J.M. Shafer Station employees tackle one-week outage

Tri-State’s 272-megawatt J.M. Shafer Station (Fort Lupton, Colo.) has been a very busy place as plant employees tackled a one-week outage that wrapped up recently.

Plant manager Richard Rhoads explains operations at the 272-megawatt facility.

Plant manager Richard Rhoads explains operations at the 272-megawatt facility.

Maintenance activities, which are largely conducted by the plant’s 18 employees, included baroscopic inspections of turbine components, cleaning heat exchanger tubes in the main condenser, installing a variable-speed drive pump in the water quality purification plant to improve performance and efficiency, replacing air filter cartridges on the five gas turbine generators, structural maintenance on the cooling towers and a long list of other activities.

J.M. Shafer Station is classified as intermediate generation among the association’s power production fleet. Unlike Tri-State’s larger baseload units, such as Craig and Escalante stations, which are designed to operate continuously for long periods of time, this natural gas-fired plant is designed to rapidly ramp up and down to meet changing demand requirements.

J.M. Shafer Station also differs from Tri-State’s simple-cycle combustion turbine units such as Limon and Knutson stations, which are primarily used for peaking generation during high demand periods or for emergency backup generation in the event of an unplanned outage or other unusual system events.

Paul Downs cleans heat exchanger tubes on the plant’s main condenser.

Paul Downs cleans heat exchanger tubes on the plant’s main condenser.

J.M. Shafer Station, like the association’s Rifle Station in southwestern Colorado, is referred to as a combined cycle generating facility. This means that the station’s five air-derivative gas generators are coupled to heat-recovery boilers that transfer waste heat to drive two steam turbines.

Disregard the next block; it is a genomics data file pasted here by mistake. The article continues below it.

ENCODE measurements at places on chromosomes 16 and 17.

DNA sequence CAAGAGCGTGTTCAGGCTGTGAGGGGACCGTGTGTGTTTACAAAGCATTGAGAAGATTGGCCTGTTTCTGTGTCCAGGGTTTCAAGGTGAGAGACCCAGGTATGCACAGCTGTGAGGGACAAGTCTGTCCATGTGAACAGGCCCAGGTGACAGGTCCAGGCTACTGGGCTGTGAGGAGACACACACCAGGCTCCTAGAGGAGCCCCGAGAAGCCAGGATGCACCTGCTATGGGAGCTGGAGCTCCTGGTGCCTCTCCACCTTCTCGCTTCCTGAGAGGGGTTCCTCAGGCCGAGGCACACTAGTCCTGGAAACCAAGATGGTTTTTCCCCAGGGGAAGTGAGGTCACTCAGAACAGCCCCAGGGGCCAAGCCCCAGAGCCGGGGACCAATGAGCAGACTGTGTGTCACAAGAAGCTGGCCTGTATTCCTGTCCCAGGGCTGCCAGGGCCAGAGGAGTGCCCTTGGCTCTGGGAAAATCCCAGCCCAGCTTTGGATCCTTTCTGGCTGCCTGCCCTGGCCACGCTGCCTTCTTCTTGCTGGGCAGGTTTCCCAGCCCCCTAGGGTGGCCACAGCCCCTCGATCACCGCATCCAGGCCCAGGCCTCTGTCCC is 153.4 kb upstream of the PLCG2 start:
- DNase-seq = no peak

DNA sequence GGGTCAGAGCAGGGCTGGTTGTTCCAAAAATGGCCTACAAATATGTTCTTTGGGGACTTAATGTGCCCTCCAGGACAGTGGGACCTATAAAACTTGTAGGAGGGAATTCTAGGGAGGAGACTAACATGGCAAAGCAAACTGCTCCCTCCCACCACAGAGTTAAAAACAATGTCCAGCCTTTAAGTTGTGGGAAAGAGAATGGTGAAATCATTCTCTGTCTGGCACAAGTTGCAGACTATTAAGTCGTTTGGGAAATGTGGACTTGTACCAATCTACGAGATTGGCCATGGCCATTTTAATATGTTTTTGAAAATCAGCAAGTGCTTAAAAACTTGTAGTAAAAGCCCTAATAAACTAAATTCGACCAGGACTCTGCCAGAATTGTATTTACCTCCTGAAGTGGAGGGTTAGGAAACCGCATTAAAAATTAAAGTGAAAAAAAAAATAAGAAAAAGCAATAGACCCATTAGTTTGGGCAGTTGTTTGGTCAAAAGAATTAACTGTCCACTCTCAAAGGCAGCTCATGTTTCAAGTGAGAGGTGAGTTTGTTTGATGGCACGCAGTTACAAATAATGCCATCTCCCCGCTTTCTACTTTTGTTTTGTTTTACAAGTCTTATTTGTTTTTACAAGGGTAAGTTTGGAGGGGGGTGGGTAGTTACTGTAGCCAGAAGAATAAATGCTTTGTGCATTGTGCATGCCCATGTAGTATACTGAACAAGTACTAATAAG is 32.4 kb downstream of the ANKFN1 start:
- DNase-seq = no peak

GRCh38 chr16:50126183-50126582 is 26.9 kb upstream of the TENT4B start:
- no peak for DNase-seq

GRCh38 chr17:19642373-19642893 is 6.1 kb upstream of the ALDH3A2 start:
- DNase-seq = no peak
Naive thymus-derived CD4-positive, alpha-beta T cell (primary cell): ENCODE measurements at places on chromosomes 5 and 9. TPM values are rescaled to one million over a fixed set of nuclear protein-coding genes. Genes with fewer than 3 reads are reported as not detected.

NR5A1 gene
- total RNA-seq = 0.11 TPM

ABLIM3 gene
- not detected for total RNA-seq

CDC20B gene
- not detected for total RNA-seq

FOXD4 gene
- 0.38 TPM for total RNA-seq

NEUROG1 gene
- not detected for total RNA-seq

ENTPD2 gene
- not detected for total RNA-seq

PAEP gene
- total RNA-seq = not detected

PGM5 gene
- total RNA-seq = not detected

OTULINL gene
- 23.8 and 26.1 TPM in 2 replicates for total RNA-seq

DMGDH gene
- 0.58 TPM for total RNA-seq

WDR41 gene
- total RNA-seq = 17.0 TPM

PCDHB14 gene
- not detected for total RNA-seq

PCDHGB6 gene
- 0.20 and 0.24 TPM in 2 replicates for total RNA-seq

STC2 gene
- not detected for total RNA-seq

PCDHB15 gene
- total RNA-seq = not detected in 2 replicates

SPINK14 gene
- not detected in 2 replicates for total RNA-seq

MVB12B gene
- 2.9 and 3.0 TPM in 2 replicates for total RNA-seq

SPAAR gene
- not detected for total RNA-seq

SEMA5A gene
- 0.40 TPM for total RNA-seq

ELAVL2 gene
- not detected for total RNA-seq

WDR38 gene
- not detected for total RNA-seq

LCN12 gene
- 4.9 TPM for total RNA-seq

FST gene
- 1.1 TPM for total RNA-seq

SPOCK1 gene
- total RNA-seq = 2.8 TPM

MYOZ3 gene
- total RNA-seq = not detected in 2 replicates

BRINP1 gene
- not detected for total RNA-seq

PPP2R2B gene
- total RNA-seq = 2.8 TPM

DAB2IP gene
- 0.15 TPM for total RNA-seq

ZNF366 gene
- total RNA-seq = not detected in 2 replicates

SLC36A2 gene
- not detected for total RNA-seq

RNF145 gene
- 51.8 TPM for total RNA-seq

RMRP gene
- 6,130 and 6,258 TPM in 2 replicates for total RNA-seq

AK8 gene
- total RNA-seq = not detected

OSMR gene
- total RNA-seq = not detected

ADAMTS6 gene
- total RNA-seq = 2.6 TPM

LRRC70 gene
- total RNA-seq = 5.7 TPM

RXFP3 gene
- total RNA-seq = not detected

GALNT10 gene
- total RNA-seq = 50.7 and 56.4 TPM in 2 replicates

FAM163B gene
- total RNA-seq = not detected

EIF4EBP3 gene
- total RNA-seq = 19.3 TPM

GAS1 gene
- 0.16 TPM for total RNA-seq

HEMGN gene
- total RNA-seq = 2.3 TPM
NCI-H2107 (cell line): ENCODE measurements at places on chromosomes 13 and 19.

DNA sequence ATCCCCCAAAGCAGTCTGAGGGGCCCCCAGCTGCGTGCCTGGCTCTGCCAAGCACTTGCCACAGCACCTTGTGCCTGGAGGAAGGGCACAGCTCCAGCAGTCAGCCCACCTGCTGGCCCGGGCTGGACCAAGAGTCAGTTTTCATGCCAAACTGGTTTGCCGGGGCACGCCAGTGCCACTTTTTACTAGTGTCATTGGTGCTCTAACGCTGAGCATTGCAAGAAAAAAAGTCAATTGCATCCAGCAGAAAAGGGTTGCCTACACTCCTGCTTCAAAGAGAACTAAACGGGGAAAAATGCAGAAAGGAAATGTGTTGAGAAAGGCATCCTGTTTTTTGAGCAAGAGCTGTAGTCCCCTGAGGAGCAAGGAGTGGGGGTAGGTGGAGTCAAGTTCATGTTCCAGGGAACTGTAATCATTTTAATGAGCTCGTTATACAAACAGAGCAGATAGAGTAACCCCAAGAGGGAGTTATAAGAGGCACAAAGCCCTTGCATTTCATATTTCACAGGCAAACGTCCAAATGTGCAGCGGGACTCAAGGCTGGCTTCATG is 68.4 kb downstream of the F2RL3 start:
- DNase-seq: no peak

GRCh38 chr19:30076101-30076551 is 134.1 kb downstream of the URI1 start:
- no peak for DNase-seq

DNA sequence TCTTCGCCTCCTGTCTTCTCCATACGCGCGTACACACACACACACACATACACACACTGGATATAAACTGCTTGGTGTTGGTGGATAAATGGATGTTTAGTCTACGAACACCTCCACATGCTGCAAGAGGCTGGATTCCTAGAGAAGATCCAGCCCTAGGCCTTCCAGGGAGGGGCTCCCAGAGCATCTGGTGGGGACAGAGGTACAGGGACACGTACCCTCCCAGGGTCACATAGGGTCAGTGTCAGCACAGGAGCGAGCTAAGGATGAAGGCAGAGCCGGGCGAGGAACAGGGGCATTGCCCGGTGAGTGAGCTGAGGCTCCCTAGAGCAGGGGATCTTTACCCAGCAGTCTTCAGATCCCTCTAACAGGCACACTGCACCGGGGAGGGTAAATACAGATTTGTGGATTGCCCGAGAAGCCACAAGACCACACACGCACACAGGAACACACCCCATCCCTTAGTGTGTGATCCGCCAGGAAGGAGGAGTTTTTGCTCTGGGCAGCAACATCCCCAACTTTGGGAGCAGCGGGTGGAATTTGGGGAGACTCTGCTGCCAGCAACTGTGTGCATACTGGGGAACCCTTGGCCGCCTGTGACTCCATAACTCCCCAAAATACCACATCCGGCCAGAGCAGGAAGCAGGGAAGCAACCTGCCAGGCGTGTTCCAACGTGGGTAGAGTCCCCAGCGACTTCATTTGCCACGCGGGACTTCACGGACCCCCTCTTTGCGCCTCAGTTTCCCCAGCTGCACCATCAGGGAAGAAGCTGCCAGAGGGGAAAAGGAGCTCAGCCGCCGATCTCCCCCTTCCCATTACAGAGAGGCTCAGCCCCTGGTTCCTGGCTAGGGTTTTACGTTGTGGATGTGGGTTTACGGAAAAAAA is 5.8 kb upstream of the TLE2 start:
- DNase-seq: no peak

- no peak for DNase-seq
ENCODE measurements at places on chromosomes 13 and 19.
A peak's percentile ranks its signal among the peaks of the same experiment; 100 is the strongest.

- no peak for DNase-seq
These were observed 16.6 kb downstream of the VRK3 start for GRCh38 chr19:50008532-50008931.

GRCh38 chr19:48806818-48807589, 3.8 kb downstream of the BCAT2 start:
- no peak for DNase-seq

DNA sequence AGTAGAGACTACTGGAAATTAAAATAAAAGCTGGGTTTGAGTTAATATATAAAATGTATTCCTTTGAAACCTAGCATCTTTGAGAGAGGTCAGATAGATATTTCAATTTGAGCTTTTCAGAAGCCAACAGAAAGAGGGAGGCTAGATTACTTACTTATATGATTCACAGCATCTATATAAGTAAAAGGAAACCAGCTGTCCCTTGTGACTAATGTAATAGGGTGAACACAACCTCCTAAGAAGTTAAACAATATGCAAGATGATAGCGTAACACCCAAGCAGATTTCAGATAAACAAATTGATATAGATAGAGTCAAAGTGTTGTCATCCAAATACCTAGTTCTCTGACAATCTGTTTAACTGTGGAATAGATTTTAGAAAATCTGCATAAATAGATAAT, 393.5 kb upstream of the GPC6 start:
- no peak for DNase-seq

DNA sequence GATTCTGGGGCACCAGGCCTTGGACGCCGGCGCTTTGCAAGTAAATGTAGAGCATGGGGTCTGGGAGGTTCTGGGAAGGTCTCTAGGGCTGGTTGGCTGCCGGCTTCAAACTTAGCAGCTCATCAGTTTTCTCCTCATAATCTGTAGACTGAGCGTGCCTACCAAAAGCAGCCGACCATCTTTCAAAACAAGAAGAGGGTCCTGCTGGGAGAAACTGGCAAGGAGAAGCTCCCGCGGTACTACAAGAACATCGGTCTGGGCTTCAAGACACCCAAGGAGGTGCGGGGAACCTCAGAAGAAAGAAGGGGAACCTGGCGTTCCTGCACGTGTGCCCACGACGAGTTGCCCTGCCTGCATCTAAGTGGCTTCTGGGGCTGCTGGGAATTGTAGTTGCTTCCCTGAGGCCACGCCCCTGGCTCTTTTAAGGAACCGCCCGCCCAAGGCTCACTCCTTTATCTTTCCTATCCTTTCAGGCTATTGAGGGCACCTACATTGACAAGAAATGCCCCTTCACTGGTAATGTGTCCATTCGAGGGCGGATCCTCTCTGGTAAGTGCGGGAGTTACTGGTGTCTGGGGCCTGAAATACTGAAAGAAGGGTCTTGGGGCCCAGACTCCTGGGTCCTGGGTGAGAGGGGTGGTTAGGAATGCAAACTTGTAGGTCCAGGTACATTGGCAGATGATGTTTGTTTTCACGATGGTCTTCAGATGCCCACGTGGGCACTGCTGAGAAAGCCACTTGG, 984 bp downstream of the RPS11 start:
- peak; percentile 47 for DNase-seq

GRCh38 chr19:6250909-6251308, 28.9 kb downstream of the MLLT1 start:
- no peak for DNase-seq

This configuration is significantly more efficient and economical than a simple-cycle combustion turbine. “That, coupled with a recent trend of lower prices for natural gas, has made this plant a valuable asset in Tri-State’s generation portfolio,” explained Richard Rhoads, plant manager.

Tri-State is not the only customer for the power produced at J.M. Shafer Station. Xcel Energy has a power purchase agreement for 122 megawatts of capacity from the plant through 2019.

Ray Perry manages the plant’s lock-out/tag-out program during the outage.

Ray Perry manages the plant’s lock-out/tag-out program during the outage.

“They use our generation primarily to ‘backstop’ their wind power,” explained Rhoads. “When the wind stops blowing, they need to have a certain amount of spinning generation ready to fill that gap — and that’s what they use us for,” he said.

“As Tri-State’s wind portfolio continues to grow, it is likely that Tri-State will use us in the same way — to follow the fluctuations of wind. That’s one of the hidden costs of wind generation,” Rhoads added.

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